Funny. My devoted wife objected to this post. She’s an FDR (Groton boy) advocate, but she objected to a post that said there used to be prep schools which consecrated the middle rather than an upper class. We were yelling at each other at one point. What we finally agreed on was that Mercersburg is beautiful, and all other prep schools are Stalinist-looking.
She was irate. Don’t blame her. Catholic high schools are folding all over the country. Meanwhile, prep schools like Mercersburg are thriving. Where we got sideways was my point that the Mercersburg I went to was not about building new generations of the power elite. It was about building decent men. Hence my old post from the original Instapunk:
It all comes down to specifics. And maybe in this respect, old-time Mercersburg boys do have a lasting advantage. None of us claims the stamp of our school as some kind of badge, a logo we’d put on a business card. We didn’t think of ourselves as the latest version of some grand tradition. We weren’t in awe of Mercersburg; we were just enrolled there. We were the Cleveland Indians of prep schools, perpetual doormats for the Yankees of our kind. Mercersburg regarded the Hill School as its great rival in football, while Hill cared only about Lawrenceville. We regarded Lawrenceville as our great rival in swimming, but in ten years we beat them only once. We were the poor relation of elite mid-atlantic prep schools. Of all the American writers who ever wrote tedious books about going to prep school, only one ever gave us a mention, dismissively, in a John O’Hara story that referenced a song called “I’m Only a Mercersburg Boy.”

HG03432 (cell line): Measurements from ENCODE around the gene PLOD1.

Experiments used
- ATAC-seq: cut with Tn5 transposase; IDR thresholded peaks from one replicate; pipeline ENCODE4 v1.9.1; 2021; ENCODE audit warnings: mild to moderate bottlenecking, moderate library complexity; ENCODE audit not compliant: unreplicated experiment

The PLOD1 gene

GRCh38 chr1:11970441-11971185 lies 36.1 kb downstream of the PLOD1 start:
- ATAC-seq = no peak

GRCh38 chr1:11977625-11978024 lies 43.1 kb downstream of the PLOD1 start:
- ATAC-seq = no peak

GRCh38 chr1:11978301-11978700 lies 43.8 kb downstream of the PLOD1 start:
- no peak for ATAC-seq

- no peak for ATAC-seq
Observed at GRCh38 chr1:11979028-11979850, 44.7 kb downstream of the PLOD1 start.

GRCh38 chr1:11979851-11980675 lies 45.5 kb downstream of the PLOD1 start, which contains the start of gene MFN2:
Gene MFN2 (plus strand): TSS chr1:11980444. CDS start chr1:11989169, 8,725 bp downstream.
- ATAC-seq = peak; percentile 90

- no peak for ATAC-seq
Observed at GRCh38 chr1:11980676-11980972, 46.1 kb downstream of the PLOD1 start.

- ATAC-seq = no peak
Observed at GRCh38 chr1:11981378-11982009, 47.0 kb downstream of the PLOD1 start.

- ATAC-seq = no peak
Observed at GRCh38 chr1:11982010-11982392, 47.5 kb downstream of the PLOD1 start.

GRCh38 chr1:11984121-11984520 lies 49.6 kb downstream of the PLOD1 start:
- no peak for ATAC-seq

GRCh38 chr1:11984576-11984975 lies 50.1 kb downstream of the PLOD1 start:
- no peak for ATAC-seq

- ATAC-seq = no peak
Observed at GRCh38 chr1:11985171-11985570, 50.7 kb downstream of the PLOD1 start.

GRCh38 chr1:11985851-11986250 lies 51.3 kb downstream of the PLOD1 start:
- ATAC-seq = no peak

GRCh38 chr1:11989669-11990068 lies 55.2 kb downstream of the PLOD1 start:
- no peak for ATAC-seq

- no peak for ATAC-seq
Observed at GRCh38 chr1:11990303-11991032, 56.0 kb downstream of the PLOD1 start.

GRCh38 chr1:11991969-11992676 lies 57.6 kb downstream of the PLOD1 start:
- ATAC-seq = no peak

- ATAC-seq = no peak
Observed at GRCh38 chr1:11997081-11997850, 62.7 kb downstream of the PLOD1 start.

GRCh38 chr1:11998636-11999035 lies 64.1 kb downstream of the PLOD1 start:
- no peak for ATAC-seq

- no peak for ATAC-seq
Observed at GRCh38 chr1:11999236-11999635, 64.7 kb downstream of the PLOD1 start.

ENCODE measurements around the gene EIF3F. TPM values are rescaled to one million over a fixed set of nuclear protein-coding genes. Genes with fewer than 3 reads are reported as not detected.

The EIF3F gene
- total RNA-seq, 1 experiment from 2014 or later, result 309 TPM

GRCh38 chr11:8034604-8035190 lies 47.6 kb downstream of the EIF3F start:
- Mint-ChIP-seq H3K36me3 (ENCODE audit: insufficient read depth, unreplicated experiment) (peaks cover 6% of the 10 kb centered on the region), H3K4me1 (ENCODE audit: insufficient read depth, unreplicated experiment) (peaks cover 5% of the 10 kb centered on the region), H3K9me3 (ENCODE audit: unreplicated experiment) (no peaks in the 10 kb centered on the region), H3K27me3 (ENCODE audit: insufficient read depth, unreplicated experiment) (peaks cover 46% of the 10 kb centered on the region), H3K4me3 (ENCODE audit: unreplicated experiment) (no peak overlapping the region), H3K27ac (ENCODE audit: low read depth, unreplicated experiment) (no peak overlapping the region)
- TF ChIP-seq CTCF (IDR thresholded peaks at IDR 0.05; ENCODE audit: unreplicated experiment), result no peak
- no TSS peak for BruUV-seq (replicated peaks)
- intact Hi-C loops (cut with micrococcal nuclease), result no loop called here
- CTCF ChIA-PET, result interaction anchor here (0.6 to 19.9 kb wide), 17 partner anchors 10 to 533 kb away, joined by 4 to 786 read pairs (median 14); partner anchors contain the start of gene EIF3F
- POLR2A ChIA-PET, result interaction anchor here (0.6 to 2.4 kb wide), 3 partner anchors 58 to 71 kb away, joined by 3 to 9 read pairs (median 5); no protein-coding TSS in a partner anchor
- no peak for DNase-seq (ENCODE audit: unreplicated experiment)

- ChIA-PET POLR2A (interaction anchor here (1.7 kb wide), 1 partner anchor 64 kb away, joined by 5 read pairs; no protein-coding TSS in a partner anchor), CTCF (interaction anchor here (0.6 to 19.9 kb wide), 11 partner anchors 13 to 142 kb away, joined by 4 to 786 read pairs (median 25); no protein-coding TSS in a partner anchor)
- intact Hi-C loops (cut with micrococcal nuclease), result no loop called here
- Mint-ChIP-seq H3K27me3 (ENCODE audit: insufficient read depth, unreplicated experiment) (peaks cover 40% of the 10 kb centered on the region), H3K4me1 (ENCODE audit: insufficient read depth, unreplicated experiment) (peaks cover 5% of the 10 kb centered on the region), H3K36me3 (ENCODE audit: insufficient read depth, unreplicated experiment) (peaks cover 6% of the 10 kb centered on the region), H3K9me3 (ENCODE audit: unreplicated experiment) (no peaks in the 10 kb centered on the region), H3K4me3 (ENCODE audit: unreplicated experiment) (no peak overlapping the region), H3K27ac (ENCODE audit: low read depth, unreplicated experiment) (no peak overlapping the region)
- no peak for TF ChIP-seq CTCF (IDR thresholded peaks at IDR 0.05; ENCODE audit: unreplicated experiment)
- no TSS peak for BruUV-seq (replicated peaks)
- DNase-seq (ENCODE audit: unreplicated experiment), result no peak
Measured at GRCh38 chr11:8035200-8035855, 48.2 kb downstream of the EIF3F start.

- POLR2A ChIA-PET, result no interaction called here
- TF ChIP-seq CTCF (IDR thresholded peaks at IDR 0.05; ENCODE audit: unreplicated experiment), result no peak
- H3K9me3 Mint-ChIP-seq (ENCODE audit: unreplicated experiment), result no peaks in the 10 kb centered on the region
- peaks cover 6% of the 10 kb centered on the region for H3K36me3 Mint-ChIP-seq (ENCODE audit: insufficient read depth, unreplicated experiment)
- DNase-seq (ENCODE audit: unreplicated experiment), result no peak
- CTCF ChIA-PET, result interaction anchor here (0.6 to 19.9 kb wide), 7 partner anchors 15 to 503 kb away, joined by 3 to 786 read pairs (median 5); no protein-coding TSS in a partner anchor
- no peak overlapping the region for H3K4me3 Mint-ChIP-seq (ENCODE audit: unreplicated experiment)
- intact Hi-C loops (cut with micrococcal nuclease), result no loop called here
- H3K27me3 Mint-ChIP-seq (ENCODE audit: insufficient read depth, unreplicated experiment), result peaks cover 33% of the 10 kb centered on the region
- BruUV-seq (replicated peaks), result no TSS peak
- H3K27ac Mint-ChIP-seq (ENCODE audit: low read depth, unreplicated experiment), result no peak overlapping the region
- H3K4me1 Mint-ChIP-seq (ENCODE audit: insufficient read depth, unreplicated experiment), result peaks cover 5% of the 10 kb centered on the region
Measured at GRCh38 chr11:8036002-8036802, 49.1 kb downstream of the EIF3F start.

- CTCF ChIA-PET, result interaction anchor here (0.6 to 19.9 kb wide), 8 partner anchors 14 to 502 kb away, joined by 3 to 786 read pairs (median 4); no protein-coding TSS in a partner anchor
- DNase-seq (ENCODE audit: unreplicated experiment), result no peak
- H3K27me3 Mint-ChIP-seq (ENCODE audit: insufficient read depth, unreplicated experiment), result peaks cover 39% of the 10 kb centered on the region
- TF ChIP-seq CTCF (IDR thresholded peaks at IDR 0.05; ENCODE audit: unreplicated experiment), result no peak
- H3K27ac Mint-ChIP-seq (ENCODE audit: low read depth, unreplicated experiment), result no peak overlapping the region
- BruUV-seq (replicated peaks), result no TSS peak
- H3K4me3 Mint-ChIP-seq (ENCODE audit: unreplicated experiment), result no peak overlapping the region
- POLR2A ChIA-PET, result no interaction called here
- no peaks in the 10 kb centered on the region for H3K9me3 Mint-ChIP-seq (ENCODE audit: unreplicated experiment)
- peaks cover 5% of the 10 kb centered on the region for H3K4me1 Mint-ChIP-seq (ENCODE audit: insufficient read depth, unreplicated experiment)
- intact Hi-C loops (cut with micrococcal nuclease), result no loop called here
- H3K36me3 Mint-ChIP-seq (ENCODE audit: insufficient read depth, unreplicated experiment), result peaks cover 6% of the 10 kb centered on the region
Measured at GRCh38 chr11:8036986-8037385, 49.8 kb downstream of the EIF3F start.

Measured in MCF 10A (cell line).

No disrespect to O’Hara. The song had it right. We didn’t feel rich, privileged, elite, or superior. Typically, our class presidents were dumb jocks who had been kicked out of more famous prep schools for various sins against good taste, sobriety, and female modesty. We weren’t really trying to live up to anything — we were in a constant state of low-grade rebellion that occasionally got the whole school smacked down. (Some commenter could ask me about Penny Sunday, which was hilarious but not germane to this post.) My freshman year, a field trip by the French Club turned into a scandal when every senior on the trip sneaked out of a Moliere play in DC to go drinking in Georgetown. Four of them were expelled.
Ah yes. The only tragedy ever recognized at Mercersburg was the expulsion of a “four year boy,” of which there were never more than about twenty-five in a graduating class. Rare birds, the four year boys. Who could put up with it all, the whole four-year sentence? Many didn’t. Four-year boys had a way of getting expelled in their final semester. We always mourned their loss.
Today, there’s this: Mercersburg 360. Enjoy. If you want, I have abundant recollections of life in a place without cellphones or easy resort to helicopter parents. Just ask.